[You can also stream this episode on Spotify 🥊]
Every business sector has its pre-Covid and post-Covid story, and wrestling is no exception. However, the sport seems to be experiencing a more prolonged recovery period in China, especially at the mass audience level.
From the public’s perspective, there are two types of wrestling: one is wrestling as an Olympic sport, and the other is for entertainment purposes, such as events organized by the Ultimate Fighting Championship (UFC) and Singapore-based ONE Championship. Today, we will be discussing the latter.
Despite the booming fitness sector in China, wrestling remains a niche market with under-tapped business potential. In 2016, World Wrestling Entertainment (WWE) held an open tryout and recruited seven Chinese athletes, and the first UFC event in Shanghai in 2017 drew in 15,000 spectators. Unfortunately, Covid-19 disrupted the strong momentum that typically revolves around live events. (UFC and WWE merged in Sep. 2023.)
Other combat sports such as Taekwondo, and freestyle fighting already have a much bigger training population in China than MMA because of the latter’s technical difficulties, said Zhang Lei, a director at the National Sports Administration’s Wushu Sports Management Center last month. “MMA’s complex technical system involving kicking, striking, throwing, and ground fighting, requires exceptionally high levels of comprehensive skills and qualities from athletes,” he said.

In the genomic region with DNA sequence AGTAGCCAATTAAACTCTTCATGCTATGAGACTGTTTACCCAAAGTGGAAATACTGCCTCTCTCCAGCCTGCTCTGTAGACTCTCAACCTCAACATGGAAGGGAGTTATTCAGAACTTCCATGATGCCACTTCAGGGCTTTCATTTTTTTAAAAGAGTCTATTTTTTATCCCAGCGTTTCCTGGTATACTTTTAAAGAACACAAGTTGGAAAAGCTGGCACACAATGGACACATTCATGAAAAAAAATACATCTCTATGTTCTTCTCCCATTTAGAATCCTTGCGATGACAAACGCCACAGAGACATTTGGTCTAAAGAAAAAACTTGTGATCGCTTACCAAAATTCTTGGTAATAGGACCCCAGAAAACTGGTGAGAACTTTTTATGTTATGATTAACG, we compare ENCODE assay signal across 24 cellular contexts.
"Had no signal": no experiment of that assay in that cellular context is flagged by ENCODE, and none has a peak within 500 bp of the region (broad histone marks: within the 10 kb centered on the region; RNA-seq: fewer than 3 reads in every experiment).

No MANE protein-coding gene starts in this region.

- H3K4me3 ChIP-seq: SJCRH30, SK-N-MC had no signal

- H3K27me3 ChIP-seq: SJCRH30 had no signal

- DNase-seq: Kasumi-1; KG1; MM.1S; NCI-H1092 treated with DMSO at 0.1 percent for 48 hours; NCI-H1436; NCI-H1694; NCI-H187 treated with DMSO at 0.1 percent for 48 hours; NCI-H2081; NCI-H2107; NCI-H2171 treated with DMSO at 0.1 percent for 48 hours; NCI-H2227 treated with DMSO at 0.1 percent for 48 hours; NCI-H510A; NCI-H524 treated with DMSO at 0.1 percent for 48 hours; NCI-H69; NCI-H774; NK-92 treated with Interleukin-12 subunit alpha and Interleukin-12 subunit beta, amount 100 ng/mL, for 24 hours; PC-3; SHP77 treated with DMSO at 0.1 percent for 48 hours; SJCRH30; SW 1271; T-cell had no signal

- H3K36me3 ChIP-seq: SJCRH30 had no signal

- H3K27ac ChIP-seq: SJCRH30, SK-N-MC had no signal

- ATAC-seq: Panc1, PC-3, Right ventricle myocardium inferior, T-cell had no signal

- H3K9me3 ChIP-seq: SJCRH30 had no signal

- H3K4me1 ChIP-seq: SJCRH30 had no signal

“Certainly it is not mainstream,” said Adrian Gomez, the founder of China-based professional wrestling Middle Kingdom Wrestling since 2015, talking about the changes of the industry in China over the last decade. “However, we have come to some progress, where people see a maneuver or see a MKW match, they associate it with pro wrestling or WWE style, that is a huge progress.”
Adrian was inspired by the late TV personality Anthony Bourdain and came to China as an English teacher in 2010. After meeting a group of diehard fans on popular streaming sites like Youku and Tudou, he ventured into the wrestling business in 2015 with the assistance of a grassroots wrestler known as ‘the Slam.’
On Jan. 27th, MKW is set to hold “Bash at the Bay 3” in Shenzhen.
Listen to our conversation that includes:
The story behind Middle Kingdom Wrestling
The reception and misconception of wrestling in China
Who is the existing and potential audience?
Why are their needs to localize the sport?
Behind-the-scenes of MKW’s upcoming event in the Greater Bay Area
(Music: Leah Dou’s Monday; The regular weekly consumer news column will return on Thursday)
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